Review – Jade Empire

The best part about going through a divorce is you get to play a lot of videogames. You’d think it would be the indiscriminate banging, but nope, it’s unlocking a series of meaningless achievements for things like collecting all the hidden dolls in Stacking, driving for two minutes without getting into an accident in Sleeping Dogs, or finally beating Civ V on the easy difficulty setting.

This isn’t exactly what I pictured my transition into single life would look like. Even my future ex-wife, upon learning that all my guy friends were not trying to hook me up and get me laid, was disappointed. (Her exact words were “Movies have lied to me.”)

So in addition to reading and podcasting, I’ve had a lot of time to work through the backlog of games I picked up on Steam sales over the years. I’d download something I purchased six months ago, play it for about 3 hours, and decide it wasn’t worth the frustration. Since I generally bought these games for ten dollars or less, the obligation I felt to complete them faded fast. I’d rather wallow in my shattered dreams of marital bliss than play any more Fable 3. But there were a few titles I felt compelled to complete out of brand loyalty, which is how I ended up watching every goddamn cutscene in Jade Empire.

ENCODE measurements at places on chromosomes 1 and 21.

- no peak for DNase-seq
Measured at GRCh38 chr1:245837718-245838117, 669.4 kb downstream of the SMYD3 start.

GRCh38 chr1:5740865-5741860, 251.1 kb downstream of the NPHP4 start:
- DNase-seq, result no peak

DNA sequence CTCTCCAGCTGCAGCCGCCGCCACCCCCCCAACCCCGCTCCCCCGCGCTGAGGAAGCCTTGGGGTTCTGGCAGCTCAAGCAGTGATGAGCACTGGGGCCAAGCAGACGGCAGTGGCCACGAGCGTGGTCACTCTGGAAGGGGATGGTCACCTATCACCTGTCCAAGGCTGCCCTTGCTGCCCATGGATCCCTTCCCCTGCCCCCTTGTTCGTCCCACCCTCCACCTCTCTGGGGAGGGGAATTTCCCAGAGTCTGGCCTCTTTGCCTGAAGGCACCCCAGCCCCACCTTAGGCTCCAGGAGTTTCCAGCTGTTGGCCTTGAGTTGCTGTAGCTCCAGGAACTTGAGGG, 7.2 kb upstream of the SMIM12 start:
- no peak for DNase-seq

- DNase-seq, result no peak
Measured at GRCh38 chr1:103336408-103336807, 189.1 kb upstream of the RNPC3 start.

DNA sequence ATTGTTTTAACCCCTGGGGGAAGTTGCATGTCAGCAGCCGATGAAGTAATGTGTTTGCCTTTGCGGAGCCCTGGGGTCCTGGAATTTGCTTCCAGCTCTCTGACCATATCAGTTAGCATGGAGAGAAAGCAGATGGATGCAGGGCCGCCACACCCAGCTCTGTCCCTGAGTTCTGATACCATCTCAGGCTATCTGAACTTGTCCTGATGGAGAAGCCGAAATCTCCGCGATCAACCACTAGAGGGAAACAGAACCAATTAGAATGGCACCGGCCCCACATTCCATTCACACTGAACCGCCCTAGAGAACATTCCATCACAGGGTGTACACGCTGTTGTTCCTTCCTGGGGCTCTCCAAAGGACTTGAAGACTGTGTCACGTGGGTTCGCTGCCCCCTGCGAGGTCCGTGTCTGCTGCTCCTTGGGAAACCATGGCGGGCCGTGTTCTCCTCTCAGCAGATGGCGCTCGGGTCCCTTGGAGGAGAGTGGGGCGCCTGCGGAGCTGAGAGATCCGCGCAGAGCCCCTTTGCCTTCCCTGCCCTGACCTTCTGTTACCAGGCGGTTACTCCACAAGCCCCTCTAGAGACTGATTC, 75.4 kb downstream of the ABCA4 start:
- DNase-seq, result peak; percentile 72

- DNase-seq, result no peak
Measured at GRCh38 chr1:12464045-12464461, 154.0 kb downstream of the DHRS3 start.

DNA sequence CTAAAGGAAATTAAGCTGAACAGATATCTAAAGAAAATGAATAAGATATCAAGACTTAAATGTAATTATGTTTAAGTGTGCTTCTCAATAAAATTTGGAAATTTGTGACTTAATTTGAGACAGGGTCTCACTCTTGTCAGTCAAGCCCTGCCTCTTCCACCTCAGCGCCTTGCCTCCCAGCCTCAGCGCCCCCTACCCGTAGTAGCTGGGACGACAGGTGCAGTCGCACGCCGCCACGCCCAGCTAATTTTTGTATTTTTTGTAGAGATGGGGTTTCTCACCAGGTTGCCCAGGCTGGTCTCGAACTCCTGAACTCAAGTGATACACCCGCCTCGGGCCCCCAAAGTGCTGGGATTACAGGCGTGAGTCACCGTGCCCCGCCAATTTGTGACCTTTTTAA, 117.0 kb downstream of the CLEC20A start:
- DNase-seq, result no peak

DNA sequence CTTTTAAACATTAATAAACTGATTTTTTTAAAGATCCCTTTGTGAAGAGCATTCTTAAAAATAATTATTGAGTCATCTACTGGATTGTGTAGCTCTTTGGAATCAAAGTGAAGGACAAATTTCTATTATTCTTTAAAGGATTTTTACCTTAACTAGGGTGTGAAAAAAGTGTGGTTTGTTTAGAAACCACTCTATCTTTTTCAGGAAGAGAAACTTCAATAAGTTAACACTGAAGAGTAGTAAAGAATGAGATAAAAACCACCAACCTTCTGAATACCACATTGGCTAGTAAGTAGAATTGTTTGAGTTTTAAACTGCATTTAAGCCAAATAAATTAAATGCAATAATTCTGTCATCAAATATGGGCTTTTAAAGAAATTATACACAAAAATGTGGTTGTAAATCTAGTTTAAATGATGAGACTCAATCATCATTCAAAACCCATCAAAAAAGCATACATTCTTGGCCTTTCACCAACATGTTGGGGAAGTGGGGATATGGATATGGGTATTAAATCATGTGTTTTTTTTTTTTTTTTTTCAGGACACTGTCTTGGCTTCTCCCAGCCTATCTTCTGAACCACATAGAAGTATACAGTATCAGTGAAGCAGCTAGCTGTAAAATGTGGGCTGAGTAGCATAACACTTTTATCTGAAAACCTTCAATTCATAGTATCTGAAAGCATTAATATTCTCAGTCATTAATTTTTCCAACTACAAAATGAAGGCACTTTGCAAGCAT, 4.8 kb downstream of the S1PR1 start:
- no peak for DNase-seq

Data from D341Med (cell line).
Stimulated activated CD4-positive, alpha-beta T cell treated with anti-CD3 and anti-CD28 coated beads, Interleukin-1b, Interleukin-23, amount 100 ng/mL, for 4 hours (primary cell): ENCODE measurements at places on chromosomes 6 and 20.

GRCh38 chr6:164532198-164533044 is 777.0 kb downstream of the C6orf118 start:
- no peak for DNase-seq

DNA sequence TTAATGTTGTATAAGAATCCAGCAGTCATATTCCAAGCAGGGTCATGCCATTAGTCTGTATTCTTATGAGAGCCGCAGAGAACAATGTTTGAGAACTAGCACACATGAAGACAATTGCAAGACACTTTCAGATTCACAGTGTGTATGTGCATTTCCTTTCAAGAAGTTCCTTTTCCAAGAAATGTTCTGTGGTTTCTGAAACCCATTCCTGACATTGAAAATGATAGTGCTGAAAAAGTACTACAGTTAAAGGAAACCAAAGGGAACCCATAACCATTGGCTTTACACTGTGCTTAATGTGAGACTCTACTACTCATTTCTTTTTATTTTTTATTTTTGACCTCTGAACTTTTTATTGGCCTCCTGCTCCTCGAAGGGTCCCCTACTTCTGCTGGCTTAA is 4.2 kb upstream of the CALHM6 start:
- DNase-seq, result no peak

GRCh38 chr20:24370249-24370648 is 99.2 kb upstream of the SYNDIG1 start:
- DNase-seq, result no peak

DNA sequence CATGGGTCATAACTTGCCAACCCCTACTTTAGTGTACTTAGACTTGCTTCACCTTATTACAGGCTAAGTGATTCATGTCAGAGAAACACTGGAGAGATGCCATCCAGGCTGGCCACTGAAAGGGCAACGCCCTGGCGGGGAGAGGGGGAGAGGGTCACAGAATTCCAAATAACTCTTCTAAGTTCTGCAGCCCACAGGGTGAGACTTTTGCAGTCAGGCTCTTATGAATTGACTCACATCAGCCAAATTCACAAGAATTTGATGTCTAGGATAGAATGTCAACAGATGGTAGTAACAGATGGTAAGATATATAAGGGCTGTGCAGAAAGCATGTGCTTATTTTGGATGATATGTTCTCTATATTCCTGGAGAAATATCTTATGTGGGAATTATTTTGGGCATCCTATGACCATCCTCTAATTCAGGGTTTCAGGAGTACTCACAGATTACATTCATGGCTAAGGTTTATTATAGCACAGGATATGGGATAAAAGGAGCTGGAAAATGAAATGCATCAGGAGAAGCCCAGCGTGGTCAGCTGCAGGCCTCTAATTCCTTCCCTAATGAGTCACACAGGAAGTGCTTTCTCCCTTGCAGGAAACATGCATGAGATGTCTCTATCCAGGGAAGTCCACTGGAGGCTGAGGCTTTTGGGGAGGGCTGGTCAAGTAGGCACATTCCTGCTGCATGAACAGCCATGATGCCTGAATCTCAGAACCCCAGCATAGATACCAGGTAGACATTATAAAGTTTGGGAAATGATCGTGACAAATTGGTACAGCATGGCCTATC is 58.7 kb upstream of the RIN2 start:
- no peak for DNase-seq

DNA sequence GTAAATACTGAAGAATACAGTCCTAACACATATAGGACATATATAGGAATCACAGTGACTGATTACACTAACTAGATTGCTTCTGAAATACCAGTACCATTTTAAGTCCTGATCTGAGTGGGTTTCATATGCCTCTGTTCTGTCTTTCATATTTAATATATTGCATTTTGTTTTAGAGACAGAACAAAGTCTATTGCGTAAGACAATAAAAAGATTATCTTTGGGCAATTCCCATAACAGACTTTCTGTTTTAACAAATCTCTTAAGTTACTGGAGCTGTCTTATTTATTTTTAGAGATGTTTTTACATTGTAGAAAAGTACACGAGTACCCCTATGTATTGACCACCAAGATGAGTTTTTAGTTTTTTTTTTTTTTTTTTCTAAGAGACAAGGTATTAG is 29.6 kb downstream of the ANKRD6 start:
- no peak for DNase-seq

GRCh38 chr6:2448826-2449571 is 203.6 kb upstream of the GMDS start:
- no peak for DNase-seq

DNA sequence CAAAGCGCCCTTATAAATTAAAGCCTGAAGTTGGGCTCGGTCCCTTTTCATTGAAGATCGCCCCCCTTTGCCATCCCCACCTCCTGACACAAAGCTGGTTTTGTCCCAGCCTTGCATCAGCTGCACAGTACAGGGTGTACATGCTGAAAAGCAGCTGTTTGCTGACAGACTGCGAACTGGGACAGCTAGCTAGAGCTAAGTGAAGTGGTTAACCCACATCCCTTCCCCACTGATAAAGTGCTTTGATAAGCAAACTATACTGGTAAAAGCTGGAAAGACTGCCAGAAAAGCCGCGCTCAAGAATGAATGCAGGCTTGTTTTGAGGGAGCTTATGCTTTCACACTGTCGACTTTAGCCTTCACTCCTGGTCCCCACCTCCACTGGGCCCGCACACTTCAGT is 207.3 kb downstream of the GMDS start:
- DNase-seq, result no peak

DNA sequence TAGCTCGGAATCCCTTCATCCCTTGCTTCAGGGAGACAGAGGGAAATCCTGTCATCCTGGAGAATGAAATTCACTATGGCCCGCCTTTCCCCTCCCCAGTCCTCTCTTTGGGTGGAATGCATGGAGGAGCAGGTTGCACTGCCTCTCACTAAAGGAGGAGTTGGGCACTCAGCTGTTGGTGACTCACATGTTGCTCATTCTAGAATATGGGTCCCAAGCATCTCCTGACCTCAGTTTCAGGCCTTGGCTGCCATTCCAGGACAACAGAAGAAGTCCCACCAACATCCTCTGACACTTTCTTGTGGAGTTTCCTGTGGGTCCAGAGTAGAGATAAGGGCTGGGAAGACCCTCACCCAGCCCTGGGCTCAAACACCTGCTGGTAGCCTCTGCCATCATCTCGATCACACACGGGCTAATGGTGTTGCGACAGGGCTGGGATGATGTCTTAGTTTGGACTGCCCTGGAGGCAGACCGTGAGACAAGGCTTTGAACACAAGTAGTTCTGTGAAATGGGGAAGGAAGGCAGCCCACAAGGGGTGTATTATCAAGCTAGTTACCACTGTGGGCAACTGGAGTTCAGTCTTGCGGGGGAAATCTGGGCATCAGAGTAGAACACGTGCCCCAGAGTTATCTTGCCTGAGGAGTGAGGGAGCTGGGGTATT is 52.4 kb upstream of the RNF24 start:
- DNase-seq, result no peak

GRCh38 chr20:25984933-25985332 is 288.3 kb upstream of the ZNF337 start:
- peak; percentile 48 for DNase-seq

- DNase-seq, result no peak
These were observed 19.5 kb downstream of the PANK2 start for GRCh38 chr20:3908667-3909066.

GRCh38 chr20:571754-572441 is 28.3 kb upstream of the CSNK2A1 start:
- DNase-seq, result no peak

Outside of its setting– a fantasy version of Chinese mythology with steamwork airships– Jade Empire is unremarkable. The combat is a chore (you choose a stance that works against a specific enemy type, then hit a button until it dies) and it’s often impossible to gauge striking distances accurately. There’s virtually no character customization in terms of skills or equipment. You can charm, intimidate, or use intuition to get what you want in conversation, but it has no affect on the way the story plays out. And the story itself is Star Wars.

In the wake of Dragon Age II and Mass Effect 3, Bioware has been heavily criticized for simplifying their gameplay systems and limiting player agency in their stories. I’d argue these have been consistent traits in their games since Jade Empire was released. After abandoning the Dungeons and Dragons rules set they used in Knights of the Old Republic, their system mechanics have felt like placeholders. Inventory has always been a disappointment and skills feel half-baked. Their stories rarely have satisfying conclusions. You can do the good thing or do the bad thing, and neither is all that cathartic.

(In Jade Empire, I chose the bad ending out of spite, because I resented the supposition that I found any of the NPCs interesting. Instead of getting a vicarious thrill from being a villain, I was told I mismanaged the kingdom and everyone thought I was a jerk.)

The upside is that the best Bioware games also give the player a cinematic representation of combat and fun characters to interact with. Players looking for systems to master and environments to explore– two things I think are core to the role-playing game experience– are likely to be disappointed. Because Jade Empire is the DNA of a modern Bioware game and Mass Effect and Dragon Age are clear iterations on the same mold. It’s just that Jade Empire lacks the embellishments that made those series successful and the world-building that made them interesting places to visit.

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